Scientists have built the smallest antenna in the world, and it’s made of DNA

Scientists have built the smallest antenna ever – just five nanometers long. Unlike its much larger counterparts that we all know, this tiny thing is not made to carry radio waves, but rather to solve the mysteries of ever-changing proteins.

The nano-antenna is made up of DNA, molecules that carry genetic instructions that are about 20,000 times smaller than a human hair. It’s also fluorescent, which means it uses light signals to record and report information.

And with these light signals you can study the movement and change of proteins in real time.

Part of the innovation of this particular antenna is that its receptor part is also used to detect the molecular surface of the protein under study. This leads to a clear signal when the protein is fulfilling its biological function.

“Like a radio device that can both receive and transmit radio waves, the fluorescent nano-antenna receives light in one color or wavelength and, depending on the movement of the proteins it recognizes, transmits the light in another color that we can recognize”, says the chemist Alexis Vallée-Bélisle, from the Université de Montréal (UdeM) in Canada.

Specifically, the task of the antenna is to measure structural changes in proteins over time. Proteins are large, complex molecules that perform all important tasks in the body, from supporting the immune system to regulating organ function.

However, because proteins do their job in a hurry, they are subject to constant structural changes and move in a very complex process that scientists call. state to state protein dynamics. And we don’t really have the right tools to follow the dynamics of these proteins in action.

“Experimental study of protein transition states remains a major challenge because high structural resolution techniques, including nuclear magnetic resonance and X-ray crystallography, often cannot be directly applied to the study of short-lived protein states,” the team said. explained in his article.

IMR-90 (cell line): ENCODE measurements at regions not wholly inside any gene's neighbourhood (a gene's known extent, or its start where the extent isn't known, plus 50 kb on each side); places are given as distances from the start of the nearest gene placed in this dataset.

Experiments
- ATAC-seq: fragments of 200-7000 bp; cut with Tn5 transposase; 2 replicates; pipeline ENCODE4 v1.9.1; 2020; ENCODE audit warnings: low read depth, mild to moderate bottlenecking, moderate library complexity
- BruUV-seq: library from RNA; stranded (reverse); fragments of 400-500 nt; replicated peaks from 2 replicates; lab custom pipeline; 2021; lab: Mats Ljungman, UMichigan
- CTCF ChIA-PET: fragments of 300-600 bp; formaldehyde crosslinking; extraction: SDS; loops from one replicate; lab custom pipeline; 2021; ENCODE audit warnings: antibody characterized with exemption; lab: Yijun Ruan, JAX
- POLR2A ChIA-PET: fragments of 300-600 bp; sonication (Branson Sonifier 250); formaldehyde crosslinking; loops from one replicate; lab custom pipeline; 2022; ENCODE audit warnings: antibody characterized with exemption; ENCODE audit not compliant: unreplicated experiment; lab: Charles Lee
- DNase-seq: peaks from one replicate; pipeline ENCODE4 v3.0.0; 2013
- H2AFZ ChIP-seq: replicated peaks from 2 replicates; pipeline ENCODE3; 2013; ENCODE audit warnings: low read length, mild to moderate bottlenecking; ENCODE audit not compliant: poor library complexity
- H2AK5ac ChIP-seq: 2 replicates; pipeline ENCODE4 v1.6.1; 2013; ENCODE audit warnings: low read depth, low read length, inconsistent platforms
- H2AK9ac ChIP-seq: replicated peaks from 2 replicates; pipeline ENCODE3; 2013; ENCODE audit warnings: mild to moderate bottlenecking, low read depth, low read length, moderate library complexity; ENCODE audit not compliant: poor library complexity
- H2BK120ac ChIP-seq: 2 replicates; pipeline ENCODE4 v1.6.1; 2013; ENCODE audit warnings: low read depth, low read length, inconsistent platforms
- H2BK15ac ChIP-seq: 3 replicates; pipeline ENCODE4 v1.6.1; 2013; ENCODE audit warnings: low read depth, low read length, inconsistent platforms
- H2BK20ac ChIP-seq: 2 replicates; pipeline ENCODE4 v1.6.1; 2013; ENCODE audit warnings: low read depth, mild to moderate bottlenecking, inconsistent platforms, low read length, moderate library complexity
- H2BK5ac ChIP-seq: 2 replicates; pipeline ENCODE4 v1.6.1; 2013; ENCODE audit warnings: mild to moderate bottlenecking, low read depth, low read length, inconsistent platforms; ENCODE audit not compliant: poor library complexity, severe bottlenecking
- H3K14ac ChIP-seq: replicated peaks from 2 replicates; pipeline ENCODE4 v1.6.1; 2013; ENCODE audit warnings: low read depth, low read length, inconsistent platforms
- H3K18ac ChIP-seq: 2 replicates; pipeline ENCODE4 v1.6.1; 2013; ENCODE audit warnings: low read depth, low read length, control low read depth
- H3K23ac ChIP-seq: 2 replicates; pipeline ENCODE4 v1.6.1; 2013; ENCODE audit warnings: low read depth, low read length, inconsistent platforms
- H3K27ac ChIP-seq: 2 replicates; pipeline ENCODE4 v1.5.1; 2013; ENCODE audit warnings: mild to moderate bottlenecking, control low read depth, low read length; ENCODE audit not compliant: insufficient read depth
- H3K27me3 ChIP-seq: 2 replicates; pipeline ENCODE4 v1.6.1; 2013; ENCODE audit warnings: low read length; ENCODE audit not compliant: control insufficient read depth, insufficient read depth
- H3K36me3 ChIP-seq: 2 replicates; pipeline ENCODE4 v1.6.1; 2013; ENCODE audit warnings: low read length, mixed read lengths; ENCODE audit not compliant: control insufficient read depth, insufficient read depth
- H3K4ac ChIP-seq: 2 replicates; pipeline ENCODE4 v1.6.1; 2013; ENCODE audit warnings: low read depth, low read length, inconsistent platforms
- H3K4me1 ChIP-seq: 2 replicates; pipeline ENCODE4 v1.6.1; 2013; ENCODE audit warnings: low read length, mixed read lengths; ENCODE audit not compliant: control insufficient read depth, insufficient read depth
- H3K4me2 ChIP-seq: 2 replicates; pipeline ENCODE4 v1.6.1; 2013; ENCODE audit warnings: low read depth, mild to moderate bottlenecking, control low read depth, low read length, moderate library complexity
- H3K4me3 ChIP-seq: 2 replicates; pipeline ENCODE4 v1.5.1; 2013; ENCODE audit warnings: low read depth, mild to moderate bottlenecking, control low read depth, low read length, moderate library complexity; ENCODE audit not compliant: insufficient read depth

The latest DNA synthesis technology – around 40 years of development – is able to produce tailor-made nanostructures of different lengths and flexibility, which are optimized to fulfill their required functions.

One of the advantages of this very small DNA antenna over other analytical techniques is that it can detect protein states of very short duration. According to the researchers, this results in many possible applications, both in biochemistry and in nanotechnology in general.

“For example, we were able to demonstrate the function of the enzyme alkaline phosphatase with a large number of biological molecules and drugs in real time for the first time,” says chemist Scott Harroun from UdeM. “This enzyme is involved in many diseases, including various types of cancer and intestinal inflammation.”

While the team explored the “universality” of its design, the team successfully tested their antenna on three different model proteins – streptavidin, alkaline phosphatase, and protein G – but there could be much more to come, and one of the few advantages of the new antenna is its versatility.

“Nano-antennas can be used to monitor various biomolecular mechanisms in real time, including small and large conformational changes – basically any event that can affect the fluorescence emission of the dye,” the team said. written in his diary.

DNA is growing in popularity as a building block that we can synthesize and manipulate to create nanostructures like the antenna in this study. DNA chemistry is relatively simple to program and easy to use once programmed.

Researchers now want to create a commercial startup so that nano-antenna technology can be conveniently packaged and used by others, be they pharmaceutical organizations or other research teams.

“Perhaps what excites us most is the realization that many laboratories around the world that are equipped with a traditional spectrofluorometer could easily use these nano-antennas to study their favorite proteins, for example to identify new drugs or to develop new ones . says Vallée-Bélisle.

The study was published in Natural methods.

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